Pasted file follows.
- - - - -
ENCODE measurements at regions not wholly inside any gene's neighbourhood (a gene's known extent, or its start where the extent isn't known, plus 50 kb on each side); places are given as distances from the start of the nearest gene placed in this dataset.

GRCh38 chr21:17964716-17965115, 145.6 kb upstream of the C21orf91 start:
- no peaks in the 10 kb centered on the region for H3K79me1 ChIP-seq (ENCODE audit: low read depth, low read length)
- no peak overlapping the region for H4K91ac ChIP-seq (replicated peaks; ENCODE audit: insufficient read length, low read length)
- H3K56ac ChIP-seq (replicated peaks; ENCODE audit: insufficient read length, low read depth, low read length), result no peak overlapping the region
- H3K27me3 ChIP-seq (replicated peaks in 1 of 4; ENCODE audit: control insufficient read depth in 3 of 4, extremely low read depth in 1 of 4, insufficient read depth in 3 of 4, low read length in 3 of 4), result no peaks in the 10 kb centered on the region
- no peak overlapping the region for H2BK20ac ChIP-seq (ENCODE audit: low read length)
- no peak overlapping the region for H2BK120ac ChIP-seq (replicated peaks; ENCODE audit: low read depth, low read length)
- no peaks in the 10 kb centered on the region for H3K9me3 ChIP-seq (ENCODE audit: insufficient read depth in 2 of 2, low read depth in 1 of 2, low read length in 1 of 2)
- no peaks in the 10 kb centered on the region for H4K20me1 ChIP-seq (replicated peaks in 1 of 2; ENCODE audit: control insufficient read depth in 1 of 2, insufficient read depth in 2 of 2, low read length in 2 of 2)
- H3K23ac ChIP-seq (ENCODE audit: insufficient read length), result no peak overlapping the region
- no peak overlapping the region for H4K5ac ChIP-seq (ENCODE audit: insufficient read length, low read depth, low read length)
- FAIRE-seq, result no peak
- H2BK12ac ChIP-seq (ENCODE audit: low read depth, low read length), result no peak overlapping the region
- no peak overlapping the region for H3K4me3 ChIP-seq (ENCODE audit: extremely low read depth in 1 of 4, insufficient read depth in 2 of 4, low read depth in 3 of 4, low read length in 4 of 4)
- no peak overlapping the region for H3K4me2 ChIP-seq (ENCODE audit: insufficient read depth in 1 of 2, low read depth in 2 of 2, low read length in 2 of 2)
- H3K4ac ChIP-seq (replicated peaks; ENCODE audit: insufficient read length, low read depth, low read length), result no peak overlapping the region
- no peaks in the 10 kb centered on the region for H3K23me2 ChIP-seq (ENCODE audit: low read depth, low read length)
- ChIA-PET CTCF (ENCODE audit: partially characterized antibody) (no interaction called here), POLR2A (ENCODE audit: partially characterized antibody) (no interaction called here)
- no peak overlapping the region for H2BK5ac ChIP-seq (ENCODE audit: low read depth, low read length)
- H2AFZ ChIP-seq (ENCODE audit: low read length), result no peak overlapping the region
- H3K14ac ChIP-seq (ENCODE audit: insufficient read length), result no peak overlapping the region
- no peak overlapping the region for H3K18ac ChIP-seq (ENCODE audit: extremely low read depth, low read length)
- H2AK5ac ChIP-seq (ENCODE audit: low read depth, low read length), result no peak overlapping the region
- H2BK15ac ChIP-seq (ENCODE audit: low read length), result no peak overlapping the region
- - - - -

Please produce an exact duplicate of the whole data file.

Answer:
ENCODE measurements at regions not wholly inside any gene's neighbourhood (a gene's known extent, or its start where the extent isn't known, plus 50 kb on each side); places are given as distances from the start of the nearest gene placed in this dataset.

GRCh38 chr21:17964716-17965115, 145.6 kb upstream of the C21orf91 start:
- no peaks in the 10 kb centered on the region for H3K79me1 ChIP-seq (ENCODE audit: low read depth, low read length)
- no peak overlapping the region for H4K91ac ChIP-seq (replicated peaks; ENCODE audit: insufficient read length, low read length)
- H3K56ac ChIP-seq (replicated peaks; ENCODE audit: insufficient read length, low read depth, low read length), result no peak overlapping the region
- H3K27me3 ChIP-seq (replicated peaks in 1 of 4; ENCODE audit: control insufficient read depth in 3 of 4, extremely low read depth in 1 of 4, insufficient read depth in 3 of 4, low read length in 3 of 4), result no peaks in the 10 kb centered on the region
- no peak overlapping the region for H2BK20ac ChIP-seq (ENCODE audit: low read length)
- no peak overlapping the region for H2BK120ac ChIP-seq (replicated peaks; ENCODE audit: low read depth, low read length)
- no peaks in the 10 kb centered on the region for H3K9me3 ChIP-seq (ENCODE audit: insufficient read depth in 2 of 2, low read depth in 1 of 2, low read length in 1 of 2)
- no peaks in the 10 kb centered on the region for H4K20me1 ChIP-seq (replicated peaks in 1 of 2; ENCODE audit: control insufficient read depth in 1 of 2, insufficient read depth in 2 of 2, low read length in 2 of 2)
- H3K23ac ChIP-seq (ENCODE audit: insufficient read length), result no peak overlapping the region
- no peak overlapping the region for H4K5ac ChIP-seq (ENCODE audit: insufficient read length, low read depth, low read length)
- FAIRE-seq, result no peak
- H2BK12ac ChIP-seq (ENCODE audit: low read depth, low read length), result no peak overlapping the region
- no peak overlapping the region for H3K4me3 ChIP-seq (ENCODE audit: extremely low read depth in 1 of 4, insufficient read depth in 2 of 4, low read depth in 3 of 4, low read length in 4 of 4)
- no peak overlapping the region for H3K4me2 ChIP-seq (ENCODE audit: insufficient read depth in 1 of 2, low read depth in 2 of 2, low read length in 2 of 2)
- H3K4ac ChIP-seq (replicated peaks; ENCODE audit: insufficient read length, low read depth, low read length), result no peak overlapping the region
- no peaks in the 10 kb centered on the region for H3K23me2 ChIP-seq (ENCODE audit: low read depth, low read length)
- ChIA-PET CTCF (ENCODE audit: partially characterized antibody) (no interaction called here), POLR2A (ENCODE audit: partially characterized antibody) (no interaction called here)
- no peak overlapping the region for H2BK5ac ChIP-seq (ENCODE audit: low read depth, low read length)
- H2AFZ ChIP-seq (ENCODE audit: low read length), result no peak overlapping the region
- H3K14ac ChIP-seq (ENCODE audit: insufficient read length), result no peak overlapping the region
- no peak overlapping the region for H3K18ac ChIP-seq (ENCODE audit: extremely low read depth, low read length)
- H2AK5ac ChIP-seq (ENCODE audit: low read depth, low read length), result no peak overlapping the region
- H2BK15ac ChIP-seq (ENCODE audit: low read length), result no peak overlapping the region